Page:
The Government of Alberta is pleased to announce that the “Education Indicators in Canada 2003” report put out by Statistics Canada and the Council of Ministers of Education Canada had some kind words (http://www.gov.ab.ca/acn/200311/15535.html) about Alberta’s rankings. Of course, the report (http://www.cesc.ca/pceip/PCEIP2003-D.pdf) was not all positive, but the Learning Ministry would hate for Albertans to think there might be any room for improvement in how they’re doing things.
One of the statements Alberta of is that since 1997-98, the funding of post-secondary education has increased 19%, the highest of any province across the nation. The difficulty in this figure is the time-line. 1997 and 1998 were several years after the savage cuts that our post-secondary institutions are still trying desperately to recover from. In fact, when you look at the tables (http://www.statcan.ca/english/freepub/81-582-XIE/2003001/pdf/tables.pdf) (PDF file) you’ll see that the Alberta Government’s support of post-secondary education has dropped from 69% to 55% of university and college revenues since 1990 (Table B2.10, p.291).
If you look a little deeper into the tables, you’ll find a few other things that the Learning Ministry is apparently not so proud of, or at least numbers they certainly didn’t announce as part of their press release. For instance, the tuition in Alberta has increased 154% since 1990 — the largest increase (Table B2.8, p. 290) of any of the provinces over the past decade, and it wasn’t even the lowest tuition across Canada to start with. In fact, the second largest increase is a tie between Ontario and Saskatchewan, where their tuition has increased 117% since 1990 – and Ontario now has a government promising a tuition freeze as they realized it was increasing too much.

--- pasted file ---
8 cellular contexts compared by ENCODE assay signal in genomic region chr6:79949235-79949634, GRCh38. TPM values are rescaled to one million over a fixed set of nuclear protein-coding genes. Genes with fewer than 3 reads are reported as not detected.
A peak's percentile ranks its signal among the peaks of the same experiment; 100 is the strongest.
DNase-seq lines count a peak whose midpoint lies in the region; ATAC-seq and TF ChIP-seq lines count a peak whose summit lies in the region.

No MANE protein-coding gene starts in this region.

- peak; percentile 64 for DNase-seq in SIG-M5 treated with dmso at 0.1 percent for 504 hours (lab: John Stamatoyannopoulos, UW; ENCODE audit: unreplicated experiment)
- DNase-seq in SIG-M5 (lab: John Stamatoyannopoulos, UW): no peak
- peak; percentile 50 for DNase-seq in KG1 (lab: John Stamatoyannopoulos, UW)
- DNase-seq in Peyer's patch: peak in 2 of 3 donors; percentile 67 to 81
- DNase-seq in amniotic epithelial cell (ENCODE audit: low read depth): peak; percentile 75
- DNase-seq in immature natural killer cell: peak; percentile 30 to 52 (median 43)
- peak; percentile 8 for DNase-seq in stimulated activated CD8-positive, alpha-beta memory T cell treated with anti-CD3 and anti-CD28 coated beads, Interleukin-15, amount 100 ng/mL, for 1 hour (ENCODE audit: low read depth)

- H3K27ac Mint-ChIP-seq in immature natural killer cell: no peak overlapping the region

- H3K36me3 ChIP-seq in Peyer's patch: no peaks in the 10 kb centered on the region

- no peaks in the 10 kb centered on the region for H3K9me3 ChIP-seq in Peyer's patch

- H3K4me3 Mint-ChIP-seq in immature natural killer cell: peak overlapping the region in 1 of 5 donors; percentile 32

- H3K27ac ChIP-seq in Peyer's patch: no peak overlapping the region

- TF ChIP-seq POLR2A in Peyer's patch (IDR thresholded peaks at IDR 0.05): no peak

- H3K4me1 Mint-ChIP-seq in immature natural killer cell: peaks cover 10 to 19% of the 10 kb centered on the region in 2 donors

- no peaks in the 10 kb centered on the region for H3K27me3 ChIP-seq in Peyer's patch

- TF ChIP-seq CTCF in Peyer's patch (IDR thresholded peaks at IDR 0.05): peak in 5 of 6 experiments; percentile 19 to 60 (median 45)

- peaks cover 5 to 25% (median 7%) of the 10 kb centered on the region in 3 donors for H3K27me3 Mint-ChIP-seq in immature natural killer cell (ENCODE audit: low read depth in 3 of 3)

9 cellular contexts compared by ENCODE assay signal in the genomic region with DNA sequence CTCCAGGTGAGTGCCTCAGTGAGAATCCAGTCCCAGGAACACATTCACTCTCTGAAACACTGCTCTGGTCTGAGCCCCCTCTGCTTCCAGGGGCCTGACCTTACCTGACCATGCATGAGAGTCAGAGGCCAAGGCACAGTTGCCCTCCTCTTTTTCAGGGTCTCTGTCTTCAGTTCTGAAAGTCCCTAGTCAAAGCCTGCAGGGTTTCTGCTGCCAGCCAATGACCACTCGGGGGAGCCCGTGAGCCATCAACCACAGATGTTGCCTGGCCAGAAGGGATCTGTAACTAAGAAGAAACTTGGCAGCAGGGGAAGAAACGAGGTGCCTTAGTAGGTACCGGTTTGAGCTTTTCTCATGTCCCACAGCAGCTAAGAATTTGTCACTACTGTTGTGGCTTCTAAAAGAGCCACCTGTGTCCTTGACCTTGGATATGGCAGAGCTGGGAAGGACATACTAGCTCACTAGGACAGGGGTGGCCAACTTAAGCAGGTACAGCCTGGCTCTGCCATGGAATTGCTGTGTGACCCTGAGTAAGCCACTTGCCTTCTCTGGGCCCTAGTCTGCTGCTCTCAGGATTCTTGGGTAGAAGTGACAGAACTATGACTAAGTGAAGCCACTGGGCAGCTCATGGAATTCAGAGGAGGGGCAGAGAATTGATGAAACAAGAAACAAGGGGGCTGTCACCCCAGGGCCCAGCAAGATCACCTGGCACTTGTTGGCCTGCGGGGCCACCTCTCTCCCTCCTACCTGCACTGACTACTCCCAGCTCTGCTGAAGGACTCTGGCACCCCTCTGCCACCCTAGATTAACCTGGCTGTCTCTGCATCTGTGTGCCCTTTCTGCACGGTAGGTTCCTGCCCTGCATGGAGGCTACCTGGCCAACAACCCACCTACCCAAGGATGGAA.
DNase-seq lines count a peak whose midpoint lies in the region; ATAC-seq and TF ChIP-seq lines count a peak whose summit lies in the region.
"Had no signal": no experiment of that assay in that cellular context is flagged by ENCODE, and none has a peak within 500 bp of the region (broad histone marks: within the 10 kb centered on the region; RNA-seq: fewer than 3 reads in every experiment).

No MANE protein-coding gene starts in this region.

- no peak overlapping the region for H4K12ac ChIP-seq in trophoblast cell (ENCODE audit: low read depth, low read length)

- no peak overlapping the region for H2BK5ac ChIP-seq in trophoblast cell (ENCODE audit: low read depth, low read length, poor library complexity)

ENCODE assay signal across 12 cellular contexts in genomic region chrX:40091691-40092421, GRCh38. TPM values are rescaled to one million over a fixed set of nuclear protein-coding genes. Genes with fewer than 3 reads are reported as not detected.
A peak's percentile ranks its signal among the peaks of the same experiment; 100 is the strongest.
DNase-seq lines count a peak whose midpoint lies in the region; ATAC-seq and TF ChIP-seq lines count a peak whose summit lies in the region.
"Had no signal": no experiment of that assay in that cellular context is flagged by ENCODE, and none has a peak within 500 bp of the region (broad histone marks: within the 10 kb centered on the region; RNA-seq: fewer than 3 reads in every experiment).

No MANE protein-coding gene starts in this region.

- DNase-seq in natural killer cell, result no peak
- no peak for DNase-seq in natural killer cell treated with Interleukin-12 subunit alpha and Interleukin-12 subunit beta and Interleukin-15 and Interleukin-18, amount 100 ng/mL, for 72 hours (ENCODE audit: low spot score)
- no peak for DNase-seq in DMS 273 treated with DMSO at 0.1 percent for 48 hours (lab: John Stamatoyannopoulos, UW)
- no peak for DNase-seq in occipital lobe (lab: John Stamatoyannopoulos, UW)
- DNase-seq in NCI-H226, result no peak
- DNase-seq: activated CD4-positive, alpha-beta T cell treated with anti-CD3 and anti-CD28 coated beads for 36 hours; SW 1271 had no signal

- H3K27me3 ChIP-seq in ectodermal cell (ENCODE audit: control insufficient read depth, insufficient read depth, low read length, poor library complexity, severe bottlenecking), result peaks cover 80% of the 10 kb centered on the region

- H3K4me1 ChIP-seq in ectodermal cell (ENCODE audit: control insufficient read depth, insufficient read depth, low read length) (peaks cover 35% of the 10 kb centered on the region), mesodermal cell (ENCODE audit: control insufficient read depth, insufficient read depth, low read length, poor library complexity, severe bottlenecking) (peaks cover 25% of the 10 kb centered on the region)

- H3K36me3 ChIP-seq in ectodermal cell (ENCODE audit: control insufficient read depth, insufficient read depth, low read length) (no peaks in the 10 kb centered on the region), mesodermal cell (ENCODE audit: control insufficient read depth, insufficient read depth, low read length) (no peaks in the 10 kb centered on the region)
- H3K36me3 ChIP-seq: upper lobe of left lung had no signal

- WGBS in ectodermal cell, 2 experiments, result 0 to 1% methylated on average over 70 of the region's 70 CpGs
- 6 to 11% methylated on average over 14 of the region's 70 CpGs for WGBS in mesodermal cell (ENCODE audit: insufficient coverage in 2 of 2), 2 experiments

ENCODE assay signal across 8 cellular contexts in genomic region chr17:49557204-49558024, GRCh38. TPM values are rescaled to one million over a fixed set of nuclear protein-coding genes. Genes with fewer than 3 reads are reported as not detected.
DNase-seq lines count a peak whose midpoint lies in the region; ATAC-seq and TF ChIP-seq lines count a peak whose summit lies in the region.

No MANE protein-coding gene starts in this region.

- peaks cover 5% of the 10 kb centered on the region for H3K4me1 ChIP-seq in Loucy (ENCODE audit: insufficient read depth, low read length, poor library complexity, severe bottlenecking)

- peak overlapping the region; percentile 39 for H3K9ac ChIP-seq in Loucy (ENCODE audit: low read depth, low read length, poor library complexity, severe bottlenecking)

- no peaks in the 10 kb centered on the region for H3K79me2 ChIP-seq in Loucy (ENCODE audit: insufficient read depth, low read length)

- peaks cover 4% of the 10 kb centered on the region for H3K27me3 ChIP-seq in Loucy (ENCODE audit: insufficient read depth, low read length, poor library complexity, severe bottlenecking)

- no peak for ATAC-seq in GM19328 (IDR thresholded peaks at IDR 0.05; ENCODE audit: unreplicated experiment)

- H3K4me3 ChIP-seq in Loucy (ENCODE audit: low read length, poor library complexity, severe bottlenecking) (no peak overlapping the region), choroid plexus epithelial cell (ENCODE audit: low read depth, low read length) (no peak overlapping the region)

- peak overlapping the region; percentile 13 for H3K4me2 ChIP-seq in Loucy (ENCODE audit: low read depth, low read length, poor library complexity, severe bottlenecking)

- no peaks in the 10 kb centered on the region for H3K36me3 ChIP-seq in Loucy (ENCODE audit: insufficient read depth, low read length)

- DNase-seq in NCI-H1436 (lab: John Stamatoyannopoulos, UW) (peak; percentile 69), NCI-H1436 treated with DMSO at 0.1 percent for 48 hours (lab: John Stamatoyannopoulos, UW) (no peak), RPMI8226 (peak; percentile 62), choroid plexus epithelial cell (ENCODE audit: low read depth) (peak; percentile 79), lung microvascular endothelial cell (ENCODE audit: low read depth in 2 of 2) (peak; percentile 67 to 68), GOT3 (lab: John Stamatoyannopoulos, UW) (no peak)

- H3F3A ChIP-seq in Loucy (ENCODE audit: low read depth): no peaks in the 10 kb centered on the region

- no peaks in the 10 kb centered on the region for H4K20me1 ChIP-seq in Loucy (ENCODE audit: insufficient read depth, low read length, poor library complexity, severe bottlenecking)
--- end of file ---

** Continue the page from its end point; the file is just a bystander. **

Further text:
Another interesting little fact the Learning Ministry did not want to mention is that Albertans spend the lowest percentage of our GDP on post-secondary education as any province across the nation (Table B1.6, p.278), or that the funding the Alberta post-secondary education system receives is, again by a greater margin than any other province, more from private sources than public sources (Table B2.6 p.289).
So tell me again how this is a “public” post-secondary education system?
Sixty Million for Quebec
The Honourable Minister of Industry, Allan Rock, has announced that over sixty million dollars will be going to fund the indirect costs (http://www.ic.gc.ca/cmb/welcomeic.nsf/cdd9dc973c4bf6bc852564ca006418a0/85256a5d006b972085256de8004a36d0!OpenDocument) of federally sponsored research. This is in response to Canada’s desire to be one of the most innovative countries by the year 2010.
However, as always, I’m left wondering about trying to become the most innovative country while at the same time making it more difficult for more people to become innovators. There is a reason that it is the Minister of Industry giving this money out to post-secondary institutions – because Canada does not have a minister of education at the Federal level. Had it such a ministry, perhaps the idea that students are actually important to the future well-being of the country might receive more press. The facts produced by Statistics Canada showing that better educated people are better for the economy in a multitude of ways wouldn’t disappear without ever being seen by the various Ministers in charge of making sure Canada’s economy is working well.
More importantly, it might mean that sixty million dollars directed to one province for research might also be backed up with funding to help more people become researchers.
It seems like a basic economics type of situation to me. The government wants there to be a lot of research going on, so is increasing the amount that it is paying for research activity – in short, increasing demand. However, it strikes me that given the various ancillary benefits of education, it makes more sense to spend the money to increase the supply of researchers directly. Make it possible for everybody to go into post-secondary education and watch people trained to have inquisitive minds create firms devoted simply to creating and developing interesting lines of research.
A native Calgarian, Karl is perpetually nearing the completion of his Bachelor of Arts with a Major in Information Studies. He also works for the Computer Sciences Virtual Helpdesk for Athabasca University and plans to eventually go on to tutor and obtain his Master’s Degree.